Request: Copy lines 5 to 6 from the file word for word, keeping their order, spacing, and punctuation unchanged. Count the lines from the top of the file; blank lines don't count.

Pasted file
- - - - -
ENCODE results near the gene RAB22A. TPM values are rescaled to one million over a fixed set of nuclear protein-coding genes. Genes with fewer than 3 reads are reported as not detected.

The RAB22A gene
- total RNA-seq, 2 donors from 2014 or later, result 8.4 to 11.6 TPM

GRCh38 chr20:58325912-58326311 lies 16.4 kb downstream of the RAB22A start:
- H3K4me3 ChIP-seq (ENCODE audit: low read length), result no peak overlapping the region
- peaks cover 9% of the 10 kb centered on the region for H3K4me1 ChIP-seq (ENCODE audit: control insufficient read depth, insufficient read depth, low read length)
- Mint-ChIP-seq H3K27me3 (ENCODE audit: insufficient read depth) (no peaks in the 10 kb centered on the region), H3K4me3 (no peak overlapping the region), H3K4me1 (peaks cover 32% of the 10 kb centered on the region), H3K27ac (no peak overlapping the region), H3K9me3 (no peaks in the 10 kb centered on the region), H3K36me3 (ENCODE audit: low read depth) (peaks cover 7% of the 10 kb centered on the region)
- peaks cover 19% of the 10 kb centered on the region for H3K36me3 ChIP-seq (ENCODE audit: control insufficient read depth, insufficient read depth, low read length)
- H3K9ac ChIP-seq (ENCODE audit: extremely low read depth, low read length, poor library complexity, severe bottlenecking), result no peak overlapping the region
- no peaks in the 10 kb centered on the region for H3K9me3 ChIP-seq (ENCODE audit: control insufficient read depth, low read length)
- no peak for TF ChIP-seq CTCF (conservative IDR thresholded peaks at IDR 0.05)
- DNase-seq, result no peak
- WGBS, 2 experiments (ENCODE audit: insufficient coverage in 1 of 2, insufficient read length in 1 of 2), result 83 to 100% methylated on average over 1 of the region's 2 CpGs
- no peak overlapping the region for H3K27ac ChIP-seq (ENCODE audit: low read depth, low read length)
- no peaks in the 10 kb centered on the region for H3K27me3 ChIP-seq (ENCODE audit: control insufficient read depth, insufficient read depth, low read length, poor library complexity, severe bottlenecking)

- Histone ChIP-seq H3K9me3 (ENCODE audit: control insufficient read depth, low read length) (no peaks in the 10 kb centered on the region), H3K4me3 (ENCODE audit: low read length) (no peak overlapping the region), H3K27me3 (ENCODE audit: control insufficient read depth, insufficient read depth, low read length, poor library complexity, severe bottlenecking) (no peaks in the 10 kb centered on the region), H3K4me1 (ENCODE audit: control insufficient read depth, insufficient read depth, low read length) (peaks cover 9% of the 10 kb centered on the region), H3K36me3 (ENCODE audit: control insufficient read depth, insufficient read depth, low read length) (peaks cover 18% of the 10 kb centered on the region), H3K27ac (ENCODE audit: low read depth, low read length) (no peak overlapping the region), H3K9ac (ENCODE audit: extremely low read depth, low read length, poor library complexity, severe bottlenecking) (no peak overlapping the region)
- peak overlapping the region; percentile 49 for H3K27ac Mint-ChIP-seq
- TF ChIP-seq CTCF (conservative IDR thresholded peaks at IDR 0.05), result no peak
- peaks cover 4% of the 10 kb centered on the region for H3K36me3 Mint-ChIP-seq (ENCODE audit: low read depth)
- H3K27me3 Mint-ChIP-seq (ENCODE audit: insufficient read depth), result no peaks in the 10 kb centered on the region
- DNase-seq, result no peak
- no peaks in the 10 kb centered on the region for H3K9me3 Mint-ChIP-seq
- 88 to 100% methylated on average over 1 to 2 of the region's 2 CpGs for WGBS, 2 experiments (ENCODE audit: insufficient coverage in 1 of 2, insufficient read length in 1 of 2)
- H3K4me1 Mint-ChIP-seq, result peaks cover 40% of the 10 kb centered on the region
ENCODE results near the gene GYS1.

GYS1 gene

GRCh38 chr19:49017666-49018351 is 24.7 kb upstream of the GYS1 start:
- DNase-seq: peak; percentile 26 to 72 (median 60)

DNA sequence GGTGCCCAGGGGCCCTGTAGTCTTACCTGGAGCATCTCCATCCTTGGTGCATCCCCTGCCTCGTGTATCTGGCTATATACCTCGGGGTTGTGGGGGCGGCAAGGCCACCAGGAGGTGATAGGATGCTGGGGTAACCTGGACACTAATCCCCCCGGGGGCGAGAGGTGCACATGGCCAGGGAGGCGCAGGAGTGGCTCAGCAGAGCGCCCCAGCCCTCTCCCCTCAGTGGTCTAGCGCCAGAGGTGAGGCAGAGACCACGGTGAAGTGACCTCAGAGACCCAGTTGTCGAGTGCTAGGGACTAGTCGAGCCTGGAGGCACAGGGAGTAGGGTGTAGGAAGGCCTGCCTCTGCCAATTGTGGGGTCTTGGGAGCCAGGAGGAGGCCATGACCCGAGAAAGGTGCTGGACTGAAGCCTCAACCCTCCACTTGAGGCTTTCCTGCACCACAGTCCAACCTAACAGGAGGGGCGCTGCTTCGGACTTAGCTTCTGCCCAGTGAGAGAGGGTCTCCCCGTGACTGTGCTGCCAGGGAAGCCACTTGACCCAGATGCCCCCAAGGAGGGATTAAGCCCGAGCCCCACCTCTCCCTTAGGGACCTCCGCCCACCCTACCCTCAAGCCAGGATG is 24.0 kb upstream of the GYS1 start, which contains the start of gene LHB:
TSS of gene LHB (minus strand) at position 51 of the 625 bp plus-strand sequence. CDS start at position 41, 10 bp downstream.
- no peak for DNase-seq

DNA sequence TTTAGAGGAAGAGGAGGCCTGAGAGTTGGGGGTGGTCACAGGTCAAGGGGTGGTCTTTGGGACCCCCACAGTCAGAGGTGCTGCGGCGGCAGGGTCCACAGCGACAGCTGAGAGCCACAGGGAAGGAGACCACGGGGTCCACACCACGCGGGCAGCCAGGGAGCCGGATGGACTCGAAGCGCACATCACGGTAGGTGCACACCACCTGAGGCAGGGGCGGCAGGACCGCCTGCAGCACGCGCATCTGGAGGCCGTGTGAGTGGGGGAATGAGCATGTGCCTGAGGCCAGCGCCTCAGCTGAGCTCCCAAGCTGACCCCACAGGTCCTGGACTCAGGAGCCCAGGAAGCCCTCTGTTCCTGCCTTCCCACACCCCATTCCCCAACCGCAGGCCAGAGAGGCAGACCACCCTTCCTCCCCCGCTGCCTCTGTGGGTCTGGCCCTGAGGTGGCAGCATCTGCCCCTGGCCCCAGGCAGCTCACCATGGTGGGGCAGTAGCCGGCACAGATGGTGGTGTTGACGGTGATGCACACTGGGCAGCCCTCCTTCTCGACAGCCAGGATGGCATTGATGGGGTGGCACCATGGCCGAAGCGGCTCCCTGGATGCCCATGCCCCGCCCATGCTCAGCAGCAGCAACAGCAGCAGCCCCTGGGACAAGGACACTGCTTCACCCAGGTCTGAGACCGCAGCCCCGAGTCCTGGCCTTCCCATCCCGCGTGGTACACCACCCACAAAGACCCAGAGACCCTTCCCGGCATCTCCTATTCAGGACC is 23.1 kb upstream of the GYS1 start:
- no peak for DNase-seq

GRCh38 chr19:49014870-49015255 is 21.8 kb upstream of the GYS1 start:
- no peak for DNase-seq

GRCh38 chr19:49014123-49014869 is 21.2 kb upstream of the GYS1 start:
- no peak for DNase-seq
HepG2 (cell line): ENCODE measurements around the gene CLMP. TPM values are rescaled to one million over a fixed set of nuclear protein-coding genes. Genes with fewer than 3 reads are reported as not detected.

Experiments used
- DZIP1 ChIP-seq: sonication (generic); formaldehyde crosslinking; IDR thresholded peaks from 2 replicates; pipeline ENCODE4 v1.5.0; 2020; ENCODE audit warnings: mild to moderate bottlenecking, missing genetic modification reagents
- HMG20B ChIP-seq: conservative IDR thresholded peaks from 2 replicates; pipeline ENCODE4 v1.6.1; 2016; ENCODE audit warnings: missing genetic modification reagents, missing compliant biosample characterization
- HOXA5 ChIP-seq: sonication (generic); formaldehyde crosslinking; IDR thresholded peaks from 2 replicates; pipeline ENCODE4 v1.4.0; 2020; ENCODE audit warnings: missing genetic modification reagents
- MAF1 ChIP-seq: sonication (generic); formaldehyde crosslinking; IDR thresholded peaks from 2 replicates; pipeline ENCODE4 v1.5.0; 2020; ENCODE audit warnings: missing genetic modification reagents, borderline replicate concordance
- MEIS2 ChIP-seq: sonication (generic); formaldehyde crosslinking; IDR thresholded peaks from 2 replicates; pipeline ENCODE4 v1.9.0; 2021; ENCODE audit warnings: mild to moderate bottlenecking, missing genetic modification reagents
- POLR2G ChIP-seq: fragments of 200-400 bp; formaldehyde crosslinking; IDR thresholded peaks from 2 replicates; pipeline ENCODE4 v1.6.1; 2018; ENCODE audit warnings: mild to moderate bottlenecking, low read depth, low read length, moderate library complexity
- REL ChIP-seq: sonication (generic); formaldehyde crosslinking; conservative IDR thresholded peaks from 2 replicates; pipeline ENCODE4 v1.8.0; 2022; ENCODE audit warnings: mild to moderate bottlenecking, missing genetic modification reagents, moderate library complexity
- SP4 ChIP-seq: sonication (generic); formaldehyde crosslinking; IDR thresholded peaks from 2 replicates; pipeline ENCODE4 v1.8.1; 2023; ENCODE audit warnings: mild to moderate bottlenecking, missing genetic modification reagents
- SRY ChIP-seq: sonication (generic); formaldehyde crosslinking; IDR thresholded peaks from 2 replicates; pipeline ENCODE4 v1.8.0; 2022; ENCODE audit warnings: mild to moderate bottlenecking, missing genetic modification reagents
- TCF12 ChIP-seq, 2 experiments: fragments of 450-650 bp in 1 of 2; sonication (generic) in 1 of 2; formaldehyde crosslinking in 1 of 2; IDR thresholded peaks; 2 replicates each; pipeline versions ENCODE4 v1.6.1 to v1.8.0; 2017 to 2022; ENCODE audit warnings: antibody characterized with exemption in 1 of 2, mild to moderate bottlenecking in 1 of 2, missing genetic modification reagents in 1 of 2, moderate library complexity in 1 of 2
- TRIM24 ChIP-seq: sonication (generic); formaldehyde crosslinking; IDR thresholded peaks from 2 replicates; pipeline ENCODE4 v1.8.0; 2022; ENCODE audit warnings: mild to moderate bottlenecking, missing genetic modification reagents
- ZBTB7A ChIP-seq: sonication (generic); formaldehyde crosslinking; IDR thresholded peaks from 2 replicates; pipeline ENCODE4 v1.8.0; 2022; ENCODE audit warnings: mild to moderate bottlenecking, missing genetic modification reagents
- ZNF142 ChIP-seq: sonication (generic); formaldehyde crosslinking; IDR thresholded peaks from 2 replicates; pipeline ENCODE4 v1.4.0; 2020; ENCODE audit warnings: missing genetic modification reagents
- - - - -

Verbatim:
- H3K4me3 ChIP-seq (ENCODE audit: low read length), result no peak overlapping the region
- peaks cover 9% of the 10 kb centered on the region for H3K4me1 ChIP-seq (ENCODE audit: control insufficient read depth, insufficient read depth, low read length)